The Brazilian Intelligence Agency (ABIN) began to monitor social networking sites on 700 subjects, defined by the agency, in order to keep the government informed about demonstrations and organized movements in the country.
Abin is not the first intelligence agency in the world to create a system of monitoring Internet networks.
According to information from Brazilian media, the initiative came after the security agencies of the country failed to alert President Dilma Rousseff about the protests that resulted in violent scenes around Brazil, including the invasion of Congress.
Thus, to prevent any future unpredicted aggressions Abin created a monitoring system called Mosaic, which filters the posts on community networks.
Last week, Abin tracked plans for demonstrations in front of the Presidential Palace. As a result, protective bars have been installed to secure the facilities.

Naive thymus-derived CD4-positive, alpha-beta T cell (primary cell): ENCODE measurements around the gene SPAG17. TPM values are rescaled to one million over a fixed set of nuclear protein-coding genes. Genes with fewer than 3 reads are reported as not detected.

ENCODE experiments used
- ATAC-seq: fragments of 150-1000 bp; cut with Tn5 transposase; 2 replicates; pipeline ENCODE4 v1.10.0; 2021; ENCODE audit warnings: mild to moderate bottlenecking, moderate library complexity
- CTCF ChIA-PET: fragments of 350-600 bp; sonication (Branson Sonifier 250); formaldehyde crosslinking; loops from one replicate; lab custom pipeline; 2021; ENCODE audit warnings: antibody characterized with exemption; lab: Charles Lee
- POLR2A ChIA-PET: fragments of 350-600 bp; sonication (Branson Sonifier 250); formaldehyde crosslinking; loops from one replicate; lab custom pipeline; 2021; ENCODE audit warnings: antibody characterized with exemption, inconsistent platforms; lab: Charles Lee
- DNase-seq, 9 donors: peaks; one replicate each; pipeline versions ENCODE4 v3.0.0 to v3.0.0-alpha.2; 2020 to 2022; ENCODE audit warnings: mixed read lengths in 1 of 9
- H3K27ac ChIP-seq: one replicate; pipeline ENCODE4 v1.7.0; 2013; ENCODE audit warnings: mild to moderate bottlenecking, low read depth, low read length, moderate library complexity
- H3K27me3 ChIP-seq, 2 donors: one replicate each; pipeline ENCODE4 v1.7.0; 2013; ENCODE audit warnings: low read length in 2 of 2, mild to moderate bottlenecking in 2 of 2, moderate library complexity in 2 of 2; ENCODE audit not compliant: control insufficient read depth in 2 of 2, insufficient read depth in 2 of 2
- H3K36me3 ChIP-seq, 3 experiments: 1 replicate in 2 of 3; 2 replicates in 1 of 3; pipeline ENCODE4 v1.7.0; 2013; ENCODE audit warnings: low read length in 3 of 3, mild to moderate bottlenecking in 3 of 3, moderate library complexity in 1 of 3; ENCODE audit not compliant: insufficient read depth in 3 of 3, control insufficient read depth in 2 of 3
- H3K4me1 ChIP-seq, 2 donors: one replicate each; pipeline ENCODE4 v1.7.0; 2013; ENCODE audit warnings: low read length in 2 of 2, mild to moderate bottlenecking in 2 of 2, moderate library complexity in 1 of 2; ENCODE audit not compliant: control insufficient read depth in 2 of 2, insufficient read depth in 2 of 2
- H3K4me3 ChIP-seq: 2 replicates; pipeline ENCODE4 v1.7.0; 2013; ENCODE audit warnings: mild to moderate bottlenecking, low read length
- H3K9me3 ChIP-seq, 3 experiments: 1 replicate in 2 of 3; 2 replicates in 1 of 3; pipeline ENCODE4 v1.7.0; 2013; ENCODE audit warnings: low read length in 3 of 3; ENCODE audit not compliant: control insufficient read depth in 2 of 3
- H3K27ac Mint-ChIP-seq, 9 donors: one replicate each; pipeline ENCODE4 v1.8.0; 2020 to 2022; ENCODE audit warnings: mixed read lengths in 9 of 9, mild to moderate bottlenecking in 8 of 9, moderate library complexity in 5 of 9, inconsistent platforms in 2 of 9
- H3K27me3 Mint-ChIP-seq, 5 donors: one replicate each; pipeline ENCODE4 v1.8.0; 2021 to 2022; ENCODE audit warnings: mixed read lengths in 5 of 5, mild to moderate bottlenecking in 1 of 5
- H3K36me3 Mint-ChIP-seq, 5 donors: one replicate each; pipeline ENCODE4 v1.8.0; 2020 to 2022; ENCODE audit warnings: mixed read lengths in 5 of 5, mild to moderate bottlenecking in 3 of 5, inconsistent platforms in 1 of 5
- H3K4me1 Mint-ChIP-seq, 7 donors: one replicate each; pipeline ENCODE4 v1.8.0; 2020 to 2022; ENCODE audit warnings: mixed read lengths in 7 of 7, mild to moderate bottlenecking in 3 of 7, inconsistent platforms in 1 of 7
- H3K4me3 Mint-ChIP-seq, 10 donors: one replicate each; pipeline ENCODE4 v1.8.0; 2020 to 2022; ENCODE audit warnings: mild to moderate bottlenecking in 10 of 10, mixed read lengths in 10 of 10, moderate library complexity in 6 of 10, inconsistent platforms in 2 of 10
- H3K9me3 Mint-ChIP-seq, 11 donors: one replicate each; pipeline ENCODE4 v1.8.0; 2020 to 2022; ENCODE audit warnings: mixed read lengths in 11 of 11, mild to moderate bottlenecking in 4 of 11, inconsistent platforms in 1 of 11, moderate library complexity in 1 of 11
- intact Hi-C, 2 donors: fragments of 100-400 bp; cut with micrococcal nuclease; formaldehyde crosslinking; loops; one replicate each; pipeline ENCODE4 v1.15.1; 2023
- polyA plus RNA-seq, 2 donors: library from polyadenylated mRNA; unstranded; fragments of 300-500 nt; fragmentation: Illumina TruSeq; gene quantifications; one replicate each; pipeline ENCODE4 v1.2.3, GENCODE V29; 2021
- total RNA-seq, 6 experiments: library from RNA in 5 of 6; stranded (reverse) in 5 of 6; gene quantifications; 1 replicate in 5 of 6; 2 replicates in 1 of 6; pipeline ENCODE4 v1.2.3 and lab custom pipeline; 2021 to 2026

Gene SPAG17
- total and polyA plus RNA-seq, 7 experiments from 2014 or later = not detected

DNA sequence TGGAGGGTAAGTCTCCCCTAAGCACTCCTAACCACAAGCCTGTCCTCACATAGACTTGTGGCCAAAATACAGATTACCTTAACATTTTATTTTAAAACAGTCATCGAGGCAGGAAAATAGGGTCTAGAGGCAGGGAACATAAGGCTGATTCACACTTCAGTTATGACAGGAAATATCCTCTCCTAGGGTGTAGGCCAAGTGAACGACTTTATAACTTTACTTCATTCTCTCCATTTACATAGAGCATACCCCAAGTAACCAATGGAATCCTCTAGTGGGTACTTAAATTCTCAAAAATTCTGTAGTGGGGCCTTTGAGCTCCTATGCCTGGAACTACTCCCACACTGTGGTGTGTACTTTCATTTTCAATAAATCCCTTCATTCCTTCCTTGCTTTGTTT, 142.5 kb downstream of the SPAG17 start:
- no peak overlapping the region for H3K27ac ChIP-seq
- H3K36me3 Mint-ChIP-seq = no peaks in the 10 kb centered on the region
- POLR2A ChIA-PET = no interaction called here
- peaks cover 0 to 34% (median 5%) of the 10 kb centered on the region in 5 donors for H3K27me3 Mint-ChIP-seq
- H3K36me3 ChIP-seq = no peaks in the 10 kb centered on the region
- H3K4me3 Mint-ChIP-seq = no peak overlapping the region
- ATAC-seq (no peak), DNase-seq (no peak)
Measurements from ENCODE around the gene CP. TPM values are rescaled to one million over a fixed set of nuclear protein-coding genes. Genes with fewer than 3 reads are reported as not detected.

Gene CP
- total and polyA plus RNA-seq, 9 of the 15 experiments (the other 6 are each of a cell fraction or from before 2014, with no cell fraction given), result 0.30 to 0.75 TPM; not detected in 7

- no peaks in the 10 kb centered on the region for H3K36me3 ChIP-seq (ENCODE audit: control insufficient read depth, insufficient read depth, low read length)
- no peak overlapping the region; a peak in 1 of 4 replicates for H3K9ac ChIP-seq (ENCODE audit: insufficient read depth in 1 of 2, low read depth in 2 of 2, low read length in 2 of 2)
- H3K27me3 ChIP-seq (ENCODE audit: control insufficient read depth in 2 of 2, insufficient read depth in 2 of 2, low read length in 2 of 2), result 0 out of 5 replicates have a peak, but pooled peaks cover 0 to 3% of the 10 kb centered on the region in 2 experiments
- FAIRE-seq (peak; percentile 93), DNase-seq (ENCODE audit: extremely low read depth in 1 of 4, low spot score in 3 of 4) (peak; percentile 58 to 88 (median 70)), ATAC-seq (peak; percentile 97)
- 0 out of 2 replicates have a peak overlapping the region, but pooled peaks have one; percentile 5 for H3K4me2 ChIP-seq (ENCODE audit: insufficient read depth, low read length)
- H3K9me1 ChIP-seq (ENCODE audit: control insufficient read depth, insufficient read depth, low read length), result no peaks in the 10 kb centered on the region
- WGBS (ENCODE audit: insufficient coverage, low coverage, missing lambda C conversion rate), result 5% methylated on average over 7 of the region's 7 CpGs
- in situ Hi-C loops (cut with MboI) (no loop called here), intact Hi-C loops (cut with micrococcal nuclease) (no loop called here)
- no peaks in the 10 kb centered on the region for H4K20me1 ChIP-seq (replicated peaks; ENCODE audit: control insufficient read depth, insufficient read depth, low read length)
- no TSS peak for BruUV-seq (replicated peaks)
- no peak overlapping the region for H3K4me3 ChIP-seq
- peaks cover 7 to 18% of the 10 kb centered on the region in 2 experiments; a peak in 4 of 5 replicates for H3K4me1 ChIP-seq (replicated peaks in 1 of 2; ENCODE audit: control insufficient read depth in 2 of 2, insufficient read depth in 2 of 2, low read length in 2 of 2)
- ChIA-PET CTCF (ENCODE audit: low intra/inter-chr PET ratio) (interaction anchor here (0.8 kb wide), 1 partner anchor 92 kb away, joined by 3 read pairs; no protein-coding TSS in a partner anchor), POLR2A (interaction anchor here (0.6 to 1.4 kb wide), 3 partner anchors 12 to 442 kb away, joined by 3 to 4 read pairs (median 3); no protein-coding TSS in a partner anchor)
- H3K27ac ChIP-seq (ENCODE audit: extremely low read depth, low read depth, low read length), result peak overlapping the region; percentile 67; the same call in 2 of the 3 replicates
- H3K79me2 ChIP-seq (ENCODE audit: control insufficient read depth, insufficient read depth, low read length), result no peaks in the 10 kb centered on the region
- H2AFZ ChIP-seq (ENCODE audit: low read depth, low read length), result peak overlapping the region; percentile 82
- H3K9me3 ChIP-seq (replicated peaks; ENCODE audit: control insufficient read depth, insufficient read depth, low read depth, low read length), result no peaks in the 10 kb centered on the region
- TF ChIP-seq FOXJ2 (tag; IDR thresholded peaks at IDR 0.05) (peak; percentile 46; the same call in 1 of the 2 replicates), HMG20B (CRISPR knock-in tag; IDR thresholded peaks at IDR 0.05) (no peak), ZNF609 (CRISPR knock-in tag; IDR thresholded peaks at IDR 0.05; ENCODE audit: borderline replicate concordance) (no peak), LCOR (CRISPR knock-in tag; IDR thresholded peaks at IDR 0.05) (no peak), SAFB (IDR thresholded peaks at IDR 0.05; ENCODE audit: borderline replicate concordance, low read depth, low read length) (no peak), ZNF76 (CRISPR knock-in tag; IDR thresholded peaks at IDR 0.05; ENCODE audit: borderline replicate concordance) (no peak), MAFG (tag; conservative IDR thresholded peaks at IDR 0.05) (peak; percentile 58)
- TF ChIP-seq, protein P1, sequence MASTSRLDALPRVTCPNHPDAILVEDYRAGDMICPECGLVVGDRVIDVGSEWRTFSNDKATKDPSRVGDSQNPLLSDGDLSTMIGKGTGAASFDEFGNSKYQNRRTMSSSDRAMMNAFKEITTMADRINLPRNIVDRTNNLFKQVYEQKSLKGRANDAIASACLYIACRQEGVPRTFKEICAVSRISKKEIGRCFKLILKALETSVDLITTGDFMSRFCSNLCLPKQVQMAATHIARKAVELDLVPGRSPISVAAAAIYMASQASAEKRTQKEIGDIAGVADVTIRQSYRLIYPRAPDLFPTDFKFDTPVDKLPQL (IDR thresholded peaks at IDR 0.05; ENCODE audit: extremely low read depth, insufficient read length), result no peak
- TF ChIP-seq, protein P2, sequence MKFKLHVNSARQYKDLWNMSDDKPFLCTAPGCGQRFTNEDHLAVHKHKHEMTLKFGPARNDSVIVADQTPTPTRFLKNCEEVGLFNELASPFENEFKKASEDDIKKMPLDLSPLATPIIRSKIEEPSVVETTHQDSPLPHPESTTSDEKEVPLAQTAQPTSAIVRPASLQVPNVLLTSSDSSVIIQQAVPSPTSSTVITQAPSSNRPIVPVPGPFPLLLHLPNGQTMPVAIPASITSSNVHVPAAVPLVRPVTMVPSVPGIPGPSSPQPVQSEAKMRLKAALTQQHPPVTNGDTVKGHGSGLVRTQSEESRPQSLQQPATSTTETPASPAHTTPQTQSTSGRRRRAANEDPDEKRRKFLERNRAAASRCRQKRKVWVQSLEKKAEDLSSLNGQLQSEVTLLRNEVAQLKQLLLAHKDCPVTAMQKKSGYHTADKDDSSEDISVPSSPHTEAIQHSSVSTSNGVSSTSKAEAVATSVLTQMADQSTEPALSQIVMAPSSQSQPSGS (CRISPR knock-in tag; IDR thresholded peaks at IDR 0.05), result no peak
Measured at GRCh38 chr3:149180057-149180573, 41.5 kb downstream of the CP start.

The follow-up, according to sources of the Agency, is not intended to spy on mobilization of protesters or their organizers. This move aims “to support the executive in matters of security, especially with the proximity of major international events that the country will organize,” say Abin officials.
Abin concentrates on social movements that are organized through community networks on the Internet as a way “to point out ways available for the government to interact with demonstrators,” suggests Abin.
According to a source at the Agency, “it is not a traditional intelligence operation.”
“It is rather a tool of the many available to the government in order to gain clarity on these events,” claims the same source.
In the last days of demonstrations, for example, says the source, “it was difficult to identify the claims and know exactly what was causing so many people to protest.”
“The clarification of these issues as quickly as possible,” the source adds, “makes it easier to interact with protests against the government.”